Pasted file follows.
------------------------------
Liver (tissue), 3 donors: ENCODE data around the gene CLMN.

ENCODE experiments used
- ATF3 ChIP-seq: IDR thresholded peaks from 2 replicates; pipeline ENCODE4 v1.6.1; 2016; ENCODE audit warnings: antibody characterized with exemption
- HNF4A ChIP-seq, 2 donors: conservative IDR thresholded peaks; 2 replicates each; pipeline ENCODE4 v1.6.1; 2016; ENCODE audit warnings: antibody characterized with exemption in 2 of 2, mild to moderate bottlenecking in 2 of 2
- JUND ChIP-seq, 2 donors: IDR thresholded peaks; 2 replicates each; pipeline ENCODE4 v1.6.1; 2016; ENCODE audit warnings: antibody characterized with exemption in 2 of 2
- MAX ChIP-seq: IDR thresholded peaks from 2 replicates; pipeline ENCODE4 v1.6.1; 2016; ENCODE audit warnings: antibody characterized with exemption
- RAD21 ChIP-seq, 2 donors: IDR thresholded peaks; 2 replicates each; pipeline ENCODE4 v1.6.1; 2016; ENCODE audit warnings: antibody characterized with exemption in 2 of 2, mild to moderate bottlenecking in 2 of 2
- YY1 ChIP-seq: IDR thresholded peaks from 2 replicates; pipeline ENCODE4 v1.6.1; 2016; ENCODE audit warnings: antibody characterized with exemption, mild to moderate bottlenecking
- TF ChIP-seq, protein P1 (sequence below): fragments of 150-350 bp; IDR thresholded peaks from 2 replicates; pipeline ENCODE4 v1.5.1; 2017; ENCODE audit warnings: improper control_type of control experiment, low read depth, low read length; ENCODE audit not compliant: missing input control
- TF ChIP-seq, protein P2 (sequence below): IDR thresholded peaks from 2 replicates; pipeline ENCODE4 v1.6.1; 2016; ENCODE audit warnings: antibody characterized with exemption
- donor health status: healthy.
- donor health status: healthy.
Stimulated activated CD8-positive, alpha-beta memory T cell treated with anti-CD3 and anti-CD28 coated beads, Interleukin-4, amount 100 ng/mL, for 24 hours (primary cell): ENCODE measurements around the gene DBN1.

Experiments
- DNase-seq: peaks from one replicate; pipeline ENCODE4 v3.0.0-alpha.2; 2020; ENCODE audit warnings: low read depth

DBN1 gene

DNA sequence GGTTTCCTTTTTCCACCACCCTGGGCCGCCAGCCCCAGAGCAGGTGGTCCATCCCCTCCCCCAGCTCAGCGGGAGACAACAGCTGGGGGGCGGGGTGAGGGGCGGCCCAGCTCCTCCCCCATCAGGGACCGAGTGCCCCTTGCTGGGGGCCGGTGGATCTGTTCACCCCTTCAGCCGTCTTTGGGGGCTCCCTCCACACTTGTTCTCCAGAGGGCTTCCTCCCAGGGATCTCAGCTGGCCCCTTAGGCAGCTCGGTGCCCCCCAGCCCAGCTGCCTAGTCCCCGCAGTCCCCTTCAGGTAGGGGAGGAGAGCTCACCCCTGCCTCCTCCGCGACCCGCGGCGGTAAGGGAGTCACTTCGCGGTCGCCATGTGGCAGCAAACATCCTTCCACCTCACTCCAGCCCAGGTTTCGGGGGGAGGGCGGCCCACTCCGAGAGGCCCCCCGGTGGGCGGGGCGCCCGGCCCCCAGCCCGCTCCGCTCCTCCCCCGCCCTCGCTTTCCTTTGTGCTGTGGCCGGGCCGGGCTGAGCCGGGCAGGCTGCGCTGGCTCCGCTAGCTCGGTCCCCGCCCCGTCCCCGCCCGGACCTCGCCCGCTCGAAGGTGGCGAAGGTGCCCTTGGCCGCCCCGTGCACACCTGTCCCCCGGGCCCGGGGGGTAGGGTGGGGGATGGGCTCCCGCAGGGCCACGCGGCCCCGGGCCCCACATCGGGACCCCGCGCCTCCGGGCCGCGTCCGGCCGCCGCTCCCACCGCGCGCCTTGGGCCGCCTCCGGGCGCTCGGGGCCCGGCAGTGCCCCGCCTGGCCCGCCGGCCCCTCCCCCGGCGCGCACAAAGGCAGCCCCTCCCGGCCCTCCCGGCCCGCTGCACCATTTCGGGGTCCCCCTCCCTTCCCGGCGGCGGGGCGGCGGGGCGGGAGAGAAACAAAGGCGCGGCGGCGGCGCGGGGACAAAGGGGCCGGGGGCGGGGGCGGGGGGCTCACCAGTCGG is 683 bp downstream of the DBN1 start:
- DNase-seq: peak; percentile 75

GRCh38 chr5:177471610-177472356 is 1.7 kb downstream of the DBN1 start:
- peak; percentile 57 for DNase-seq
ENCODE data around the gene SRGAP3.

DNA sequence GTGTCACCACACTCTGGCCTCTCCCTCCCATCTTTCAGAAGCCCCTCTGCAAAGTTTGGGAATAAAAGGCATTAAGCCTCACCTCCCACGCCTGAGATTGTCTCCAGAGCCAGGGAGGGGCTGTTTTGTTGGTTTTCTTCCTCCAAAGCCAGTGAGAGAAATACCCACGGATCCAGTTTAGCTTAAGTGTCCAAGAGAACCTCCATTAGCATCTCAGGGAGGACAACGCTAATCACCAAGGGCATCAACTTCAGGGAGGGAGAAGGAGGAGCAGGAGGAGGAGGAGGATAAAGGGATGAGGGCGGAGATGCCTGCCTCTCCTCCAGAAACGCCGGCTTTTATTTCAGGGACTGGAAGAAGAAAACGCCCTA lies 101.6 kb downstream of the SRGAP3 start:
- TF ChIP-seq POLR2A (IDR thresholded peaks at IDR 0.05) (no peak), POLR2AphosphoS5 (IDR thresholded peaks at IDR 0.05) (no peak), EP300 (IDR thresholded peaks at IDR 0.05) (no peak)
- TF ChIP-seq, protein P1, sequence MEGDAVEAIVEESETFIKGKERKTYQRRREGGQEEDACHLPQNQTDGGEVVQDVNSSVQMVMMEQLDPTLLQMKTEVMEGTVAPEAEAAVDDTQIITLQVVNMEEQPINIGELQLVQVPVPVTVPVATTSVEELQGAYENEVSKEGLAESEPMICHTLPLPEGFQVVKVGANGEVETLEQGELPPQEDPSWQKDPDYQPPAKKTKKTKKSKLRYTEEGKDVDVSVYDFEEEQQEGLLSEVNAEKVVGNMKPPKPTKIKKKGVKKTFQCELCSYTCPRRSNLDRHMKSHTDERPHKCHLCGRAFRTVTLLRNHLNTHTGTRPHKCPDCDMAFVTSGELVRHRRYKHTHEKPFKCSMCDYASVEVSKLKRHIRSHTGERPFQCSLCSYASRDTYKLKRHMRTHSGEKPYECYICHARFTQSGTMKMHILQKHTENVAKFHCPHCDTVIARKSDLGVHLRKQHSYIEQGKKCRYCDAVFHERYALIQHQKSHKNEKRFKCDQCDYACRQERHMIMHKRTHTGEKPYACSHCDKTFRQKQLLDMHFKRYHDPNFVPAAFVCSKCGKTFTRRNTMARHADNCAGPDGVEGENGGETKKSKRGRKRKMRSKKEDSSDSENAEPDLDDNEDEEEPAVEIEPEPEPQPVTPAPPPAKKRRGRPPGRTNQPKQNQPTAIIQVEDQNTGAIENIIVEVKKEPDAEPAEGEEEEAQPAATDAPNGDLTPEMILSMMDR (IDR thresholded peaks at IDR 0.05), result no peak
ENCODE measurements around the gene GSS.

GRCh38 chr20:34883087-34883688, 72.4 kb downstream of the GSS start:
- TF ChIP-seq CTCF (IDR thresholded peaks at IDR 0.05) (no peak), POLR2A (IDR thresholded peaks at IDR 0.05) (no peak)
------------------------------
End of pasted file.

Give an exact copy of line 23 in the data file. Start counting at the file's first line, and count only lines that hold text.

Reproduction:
- TF ChIP-seq POLR2A (IDR thresholded peaks at IDR 0.05) (no peak), POLR2AphosphoS5 (IDR thresholded peaks at IDR 0.05) (no peak), EP300 (IDR thresholded peaks at IDR 0.05) (no peak)